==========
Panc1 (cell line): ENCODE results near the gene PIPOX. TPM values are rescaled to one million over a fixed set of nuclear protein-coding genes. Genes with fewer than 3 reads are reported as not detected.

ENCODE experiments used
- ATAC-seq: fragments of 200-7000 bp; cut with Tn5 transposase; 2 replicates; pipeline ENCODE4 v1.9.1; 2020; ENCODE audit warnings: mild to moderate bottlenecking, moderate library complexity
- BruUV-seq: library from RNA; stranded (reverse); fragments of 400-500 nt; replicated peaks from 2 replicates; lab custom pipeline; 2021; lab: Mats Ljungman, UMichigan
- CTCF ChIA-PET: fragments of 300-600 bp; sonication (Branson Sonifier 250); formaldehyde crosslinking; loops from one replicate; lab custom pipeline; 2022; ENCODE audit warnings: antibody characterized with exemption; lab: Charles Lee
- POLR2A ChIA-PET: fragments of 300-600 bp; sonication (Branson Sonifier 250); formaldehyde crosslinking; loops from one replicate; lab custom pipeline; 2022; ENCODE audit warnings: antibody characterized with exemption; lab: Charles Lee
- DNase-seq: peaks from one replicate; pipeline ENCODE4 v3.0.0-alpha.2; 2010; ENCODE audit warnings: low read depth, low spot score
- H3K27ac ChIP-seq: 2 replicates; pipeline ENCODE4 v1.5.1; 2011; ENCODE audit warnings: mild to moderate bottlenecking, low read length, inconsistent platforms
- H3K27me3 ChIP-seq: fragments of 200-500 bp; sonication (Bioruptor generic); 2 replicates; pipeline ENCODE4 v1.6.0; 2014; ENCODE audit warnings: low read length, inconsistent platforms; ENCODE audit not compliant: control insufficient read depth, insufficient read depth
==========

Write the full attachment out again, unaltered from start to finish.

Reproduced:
Panc1 (cell line): ENCODE results near the gene PIPOX. TPM values are rescaled to one million over a fixed set of nuclear protein-coding genes. Genes with fewer than 3 reads are reported as not detected.

ENCODE experiments used
- ATAC-seq: fragments of 200-7000 bp; cut with Tn5 transposase; 2 replicates; pipeline ENCODE4 v1.9.1; 2020; ENCODE audit warnings: mild to moderate bottlenecking, moderate library complexity
- BruUV-seq: library from RNA; stranded (reverse); fragments of 400-500 nt; replicated peaks from 2 replicates; lab custom pipeline; 2021; lab: Mats Ljungman, UMichigan
- CTCF ChIA-PET: fragments of 300-600 bp; sonication (Branson Sonifier 250); formaldehyde crosslinking; loops from one replicate; lab custom pipeline; 2022; ENCODE audit warnings: antibody characterized with exemption; lab: Charles Lee
- POLR2A ChIA-PET: fragments of 300-600 bp; sonication (Branson Sonifier 250); formaldehyde crosslinking; loops from one replicate; lab custom pipeline; 2022; ENCODE audit warnings: antibody characterized with exemption; lab: Charles Lee
- DNase-seq: peaks from one replicate; pipeline ENCODE4 v3.0.0-alpha.2; 2010; ENCODE audit warnings: low read depth, low spot score
- H3K27ac ChIP-seq: 2 replicates; pipeline ENCODE4 v1.5.1; 2011; ENCODE audit warnings: mild to moderate bottlenecking, low read length, inconsistent platforms
- H3K27me3 ChIP-seq: fragments of 200-500 bp; sonication (Bioruptor generic); 2 replicates; pipeline ENCODE4 v1.6.0; 2014; ENCODE audit warnings: low read length, inconsistent platforms; ENCODE audit not compliant: control insufficient read depth, insufficient read depth